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About The daily Nebraskan. ([Lincoln, Neb.) 1901-current | View Entire Issue (Dec. 11, 1951)
VOL. 51 No. 58
Five Labor Experts To Discuss
Wage Policies In Biz Ad Panel
What is wage stabilization?
Five men prominent in the field
of labor relations will attempt to
answer this question Wednesday
at 8 p.m. in Love Library audi
torium. Donald Devries, Eli Rock,
Richard M. Bourne, Gordon Prible
and Dean Cooper will comprise a
pane sponsored by Alpha Kappa
Psi, professional business fratern
ity. Earl Fullbrook, dean of the Col
lege of Business Administration,
will serve as moderator for the
Devries has been associated
with the Associated Industries of
Nebraska since 1940. During:
World War II he served on the
Regional Wage Stabilization
Board. He is now the only Ne
braska member on the board
which meets in Kansas City, Mo.
Prior to 1940, Devries was the
assistant secretary of .state for Ne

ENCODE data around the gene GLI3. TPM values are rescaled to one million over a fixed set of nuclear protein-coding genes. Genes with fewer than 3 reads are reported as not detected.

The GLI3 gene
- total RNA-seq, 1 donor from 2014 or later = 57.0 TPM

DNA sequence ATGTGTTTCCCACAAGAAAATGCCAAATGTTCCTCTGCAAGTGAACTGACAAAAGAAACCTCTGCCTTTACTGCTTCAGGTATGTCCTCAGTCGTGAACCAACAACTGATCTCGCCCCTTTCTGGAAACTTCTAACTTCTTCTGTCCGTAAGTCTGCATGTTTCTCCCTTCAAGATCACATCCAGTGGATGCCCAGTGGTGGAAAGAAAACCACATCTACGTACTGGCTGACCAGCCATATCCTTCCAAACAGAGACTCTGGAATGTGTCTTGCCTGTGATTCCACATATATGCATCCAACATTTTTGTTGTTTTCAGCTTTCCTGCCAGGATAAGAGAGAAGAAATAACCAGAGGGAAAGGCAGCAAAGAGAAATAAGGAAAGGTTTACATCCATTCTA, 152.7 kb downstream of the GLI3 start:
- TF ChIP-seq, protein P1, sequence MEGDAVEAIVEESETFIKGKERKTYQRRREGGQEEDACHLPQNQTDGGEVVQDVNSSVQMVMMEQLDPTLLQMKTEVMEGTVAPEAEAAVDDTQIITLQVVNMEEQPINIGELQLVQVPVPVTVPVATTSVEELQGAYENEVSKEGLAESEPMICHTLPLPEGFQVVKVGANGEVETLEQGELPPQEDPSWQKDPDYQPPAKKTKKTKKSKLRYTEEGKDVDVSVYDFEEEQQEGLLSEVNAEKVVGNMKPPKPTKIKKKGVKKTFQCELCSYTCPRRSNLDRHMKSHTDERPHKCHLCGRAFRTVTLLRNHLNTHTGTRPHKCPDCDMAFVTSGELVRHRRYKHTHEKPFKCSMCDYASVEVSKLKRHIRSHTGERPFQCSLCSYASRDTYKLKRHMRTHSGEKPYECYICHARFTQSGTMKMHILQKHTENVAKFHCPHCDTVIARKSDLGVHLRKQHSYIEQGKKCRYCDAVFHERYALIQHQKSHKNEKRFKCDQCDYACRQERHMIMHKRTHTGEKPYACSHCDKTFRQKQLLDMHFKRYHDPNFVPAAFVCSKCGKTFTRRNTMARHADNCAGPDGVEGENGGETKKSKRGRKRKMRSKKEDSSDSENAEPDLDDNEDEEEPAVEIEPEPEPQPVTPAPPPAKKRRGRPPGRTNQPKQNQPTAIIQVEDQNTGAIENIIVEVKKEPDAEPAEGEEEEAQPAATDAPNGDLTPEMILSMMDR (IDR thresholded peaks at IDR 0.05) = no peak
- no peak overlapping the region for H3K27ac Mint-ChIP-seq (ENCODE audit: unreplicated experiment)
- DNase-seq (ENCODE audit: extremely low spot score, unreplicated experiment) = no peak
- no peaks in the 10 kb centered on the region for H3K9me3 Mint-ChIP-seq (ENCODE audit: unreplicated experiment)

braska. He was graduated from
the University College of Law in
1928 and is a member of the Ne
braska Bar association.
Rock is chairman of the Reg
ional Wage Stabilization board
Kansas City. His experience in
field of labor relations includes
the following position: (1) medi
ation officer and dispute director
for the War Labor Board in
Philadelphia during World War
II; (2) arbitration work for the
Arbitration Service and for the
Federal Mediation and Concilia
ation service. He received his
degree in law from Yale univ
ersity. Bourne is an associate professor)
of economic and labor relations at '
the University. He was repre-sentative-in-charge
of the U.S.
employment service in Longmont,
Colo., in 1935. During the next
six years he was associated with
the economics department of the
University of Wyoming.
Bourne was district economist
for the Wyoming office of price
administration from 1942 to
1945. Since that time, he has
been at the University. He re
ceived his Ph.D. here in 1949.
Cooper is personnel director
Tickets for "Idiots Delight"
are now on sale for $1.50
each at the Temple box office
from 12:30 to 4:45 p.m. Dec.
18 and 19. They may be pur
chased at the Nebraska the
ater from 12:30 to 8 p.m.
Public School System Being